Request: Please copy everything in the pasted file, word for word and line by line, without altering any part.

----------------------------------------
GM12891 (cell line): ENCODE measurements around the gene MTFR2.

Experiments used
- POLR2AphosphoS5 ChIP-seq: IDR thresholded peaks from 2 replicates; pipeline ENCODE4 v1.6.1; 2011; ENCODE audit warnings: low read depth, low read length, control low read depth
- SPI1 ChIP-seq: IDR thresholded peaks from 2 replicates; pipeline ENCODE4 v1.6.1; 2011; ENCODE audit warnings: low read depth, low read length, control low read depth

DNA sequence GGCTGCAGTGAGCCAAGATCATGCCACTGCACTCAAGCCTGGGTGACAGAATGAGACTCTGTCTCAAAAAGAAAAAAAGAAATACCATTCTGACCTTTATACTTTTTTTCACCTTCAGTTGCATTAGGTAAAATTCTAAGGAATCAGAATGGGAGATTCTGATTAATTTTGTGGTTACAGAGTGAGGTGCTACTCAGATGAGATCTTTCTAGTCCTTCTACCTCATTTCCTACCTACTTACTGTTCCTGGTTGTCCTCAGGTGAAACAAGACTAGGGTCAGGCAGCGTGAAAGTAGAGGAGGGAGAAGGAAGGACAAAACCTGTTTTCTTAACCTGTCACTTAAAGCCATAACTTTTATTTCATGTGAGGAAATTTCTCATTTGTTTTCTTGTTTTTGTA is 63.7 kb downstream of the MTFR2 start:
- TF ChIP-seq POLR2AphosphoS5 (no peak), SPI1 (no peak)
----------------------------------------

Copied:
GM12891 (cell line): ENCODE measurements around the gene MTFR2.

Experiments used
- POLR2AphosphoS5 ChIP-seq: IDR thresholded peaks from 2 replicates; pipeline ENCODE4 v1.6.1; 2011; ENCODE audit warnings: low read depth, low read length, control low read depth
- SPI1 ChIP-seq: IDR thresholded peaks from 2 replicates; pipeline ENCODE4 v1.6.1; 2011; ENCODE audit warnings: low read depth, low read length, control low read depth

DNA sequence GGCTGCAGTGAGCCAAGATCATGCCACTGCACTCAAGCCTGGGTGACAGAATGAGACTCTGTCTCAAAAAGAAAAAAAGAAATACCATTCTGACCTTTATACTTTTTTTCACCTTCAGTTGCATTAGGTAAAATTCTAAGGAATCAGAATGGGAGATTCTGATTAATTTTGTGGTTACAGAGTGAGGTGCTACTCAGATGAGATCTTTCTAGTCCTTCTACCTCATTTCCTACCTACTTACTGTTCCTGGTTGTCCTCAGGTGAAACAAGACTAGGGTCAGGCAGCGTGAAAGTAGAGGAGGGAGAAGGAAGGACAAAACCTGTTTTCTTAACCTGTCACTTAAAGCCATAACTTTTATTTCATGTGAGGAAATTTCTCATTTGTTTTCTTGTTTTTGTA is 63.7 kb downstream of the MTFR2 start:
- TF ChIP-seq POLR2AphosphoS5 (no peak), SPI1 (no peak)